If you plan to pump and ship your milk from overseas, you must check with any countries the milk will be transported through to be sure that it meets all customs regulations, and some countries do not allow human milk to be transported at all. You may be required to fill out paperwork from the USDA and/or IRS. You will need to freeze your milk thoroughly and wrap in newspapers (dry ice will be very hard to come by overseas) and place it in a cooler, preferably hard-sided. Ship your milk with the fastest shipping speed possible (overnight or two to three days). Mark the package carefully that it is fragile and perishable. Your caregiver on the receiving end should carefully check that the milk is still frozen and discard any milk that may have thawed or leaked.
Another new option on the market is Milk Stork, a company founded by a working mom who wanted to find a better way to ensure that her breastmilk got home to her baby safe and sound. Milk Stork is the first and (so far) only breast milk delivery service for traveling moms. Milk Stork provides no-fuss, refrigerated, express shipping of your milk to your baby back home via FedEx Priority Overnight. It is pricey at $99/shipment, and only available within the continental United States. But it may provide the peace of mind you need, especially if your deployment or TDY takes you someplace where finding a time and place to ship your milk is difficult.
If you will be traveling with your frozen breastmilk, such as during a PCS move or returning from a TDY assignment, you may find yourself wondering how to either drive across country with your milk, or how to package and get your milk through airport security.
When driving with frozen breastmilk you have a few options: For small amounts and short distances, you can use a plug-in style cooler that uses the cigarette lighter adapter in your vehicle to keep the milk frozen while in transit. For larger amounts or long distances, you may want to invest in a larger cooler, or even a deep freezer, and dry ice. Make sure that your vehicle is well-ventilated if the cooler is in the passenger space (such as a van or SUV), due to the off-gassing (of carbon dioxide) that occurs as dry ice ‘melts’. If it is in the U-Haul you don’t have to worry about the off-gassing (see above for places to obtain dry ice and wear gloves when handling it). FYI plastic breastmilk bags don’t always hold up well when used around dry ice, keep a barrier between the dry ice and milk bags. There is a great video by Eats on Feets on how to package breastmilk with dry ice.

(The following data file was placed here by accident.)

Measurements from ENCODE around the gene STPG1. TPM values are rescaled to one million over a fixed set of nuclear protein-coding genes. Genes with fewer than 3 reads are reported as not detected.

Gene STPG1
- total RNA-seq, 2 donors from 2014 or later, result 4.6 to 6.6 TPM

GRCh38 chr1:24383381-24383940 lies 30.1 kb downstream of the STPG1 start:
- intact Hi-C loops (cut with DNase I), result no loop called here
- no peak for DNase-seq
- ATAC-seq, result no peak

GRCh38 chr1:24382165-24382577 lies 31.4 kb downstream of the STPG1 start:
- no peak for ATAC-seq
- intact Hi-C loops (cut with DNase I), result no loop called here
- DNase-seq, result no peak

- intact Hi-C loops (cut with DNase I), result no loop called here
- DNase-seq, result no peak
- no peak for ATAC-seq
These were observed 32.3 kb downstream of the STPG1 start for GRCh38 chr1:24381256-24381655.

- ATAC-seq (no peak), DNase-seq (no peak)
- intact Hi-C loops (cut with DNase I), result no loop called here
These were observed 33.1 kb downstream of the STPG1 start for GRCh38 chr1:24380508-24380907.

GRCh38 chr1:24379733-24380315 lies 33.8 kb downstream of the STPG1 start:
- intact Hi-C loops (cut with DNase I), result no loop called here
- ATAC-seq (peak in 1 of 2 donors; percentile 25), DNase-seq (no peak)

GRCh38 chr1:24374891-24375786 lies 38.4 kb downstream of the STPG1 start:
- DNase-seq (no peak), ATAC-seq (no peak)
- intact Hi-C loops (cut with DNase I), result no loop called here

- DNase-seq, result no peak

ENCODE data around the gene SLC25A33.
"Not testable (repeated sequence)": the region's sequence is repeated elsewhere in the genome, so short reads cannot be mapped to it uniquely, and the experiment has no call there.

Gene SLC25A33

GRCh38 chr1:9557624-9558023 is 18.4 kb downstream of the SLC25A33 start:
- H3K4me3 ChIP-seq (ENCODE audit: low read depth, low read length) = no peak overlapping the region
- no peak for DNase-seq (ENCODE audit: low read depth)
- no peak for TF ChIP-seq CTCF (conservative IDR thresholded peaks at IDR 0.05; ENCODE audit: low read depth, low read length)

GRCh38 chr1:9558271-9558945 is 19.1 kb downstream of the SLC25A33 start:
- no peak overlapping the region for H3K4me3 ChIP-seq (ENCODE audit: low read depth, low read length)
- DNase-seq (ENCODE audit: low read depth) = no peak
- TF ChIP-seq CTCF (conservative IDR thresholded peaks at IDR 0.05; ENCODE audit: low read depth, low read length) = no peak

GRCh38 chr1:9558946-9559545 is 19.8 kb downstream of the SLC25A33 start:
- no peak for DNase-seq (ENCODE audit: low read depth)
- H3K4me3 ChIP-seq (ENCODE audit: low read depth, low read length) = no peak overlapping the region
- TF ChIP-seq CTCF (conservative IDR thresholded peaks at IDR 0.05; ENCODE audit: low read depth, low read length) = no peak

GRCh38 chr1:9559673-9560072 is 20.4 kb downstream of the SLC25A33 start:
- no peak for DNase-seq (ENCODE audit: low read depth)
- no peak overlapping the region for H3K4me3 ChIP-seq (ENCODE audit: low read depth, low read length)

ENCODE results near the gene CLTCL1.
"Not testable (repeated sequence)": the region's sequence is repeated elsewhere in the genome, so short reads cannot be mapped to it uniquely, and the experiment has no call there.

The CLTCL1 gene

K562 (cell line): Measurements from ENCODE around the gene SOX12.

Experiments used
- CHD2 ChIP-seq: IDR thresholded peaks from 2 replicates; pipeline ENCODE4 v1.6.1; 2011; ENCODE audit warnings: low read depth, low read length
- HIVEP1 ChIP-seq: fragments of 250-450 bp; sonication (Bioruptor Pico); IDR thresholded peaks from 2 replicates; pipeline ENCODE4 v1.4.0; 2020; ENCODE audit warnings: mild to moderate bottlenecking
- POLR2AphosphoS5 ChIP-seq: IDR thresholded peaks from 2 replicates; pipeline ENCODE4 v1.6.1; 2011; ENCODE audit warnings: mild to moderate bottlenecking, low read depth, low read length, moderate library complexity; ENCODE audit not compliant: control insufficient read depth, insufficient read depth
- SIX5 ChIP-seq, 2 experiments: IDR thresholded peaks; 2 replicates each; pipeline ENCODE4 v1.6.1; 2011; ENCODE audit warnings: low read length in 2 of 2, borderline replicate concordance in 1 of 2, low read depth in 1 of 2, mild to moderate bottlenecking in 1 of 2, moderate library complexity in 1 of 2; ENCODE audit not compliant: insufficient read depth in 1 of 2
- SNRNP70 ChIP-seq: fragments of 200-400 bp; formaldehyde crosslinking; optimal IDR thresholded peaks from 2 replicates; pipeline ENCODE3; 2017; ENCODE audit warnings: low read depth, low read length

If you are flying home from overseas and need to travel with breastmilk, what you decide to do depends on how much milk you need to bring back with you. If it is a lot you may want to package it as though you are going to ship it (see above) and check it as luggage. It will stay plenty cold in the cargo hold of the airplane for the duration of your flight (and actually should stay frozen for 24-48 hours). If you will be hand-carrying it on board and keeping it with you in the cabin, you can put it in an insulated cooler, also using newspaper as added insulation, and it should stay cold for at least 12 hours. You can bring quantities greater than 3 ounces of breastmilk through security, with or without having your baby with you. TSA asks that you have the milk separated from your other belongings and understand that it may be inspected during the screening process. Click here for more information from the TSA website. For more information on flying with breastmilk check out Flying with Breast Milk at the Women’s Health Today blog.
Crystal, USAR shares her experience flying home from a TDY:
I am in the Military with a 10 week old at home. I was TDY this week. I of course Googled to make sure I was updated on all regulations because I would be traveling with such large supply of milk. It was like 3 gallons. So a few tips. I did wear my uniform which I hate doing while traveling for lots of reason. I figured it would help with TSA and help explain such large quantities. You must declare you have a breast pump and milk. Once declared it will be inspected. I asked the agents to change their gloves before touching my coolers which they willing did. If at all possible freeze your liquid gold. That is the most important step. If you don’t freeze your supply it will have to be opened and tested. I also double bagged putting 5 smaller containers in gallon bags. Your bags will touch the tables, so the double bag method is great. They only swabbed the gallon bags versus the actual milk pouches which provided an extra layer of protection. Also give yourself extra time for training.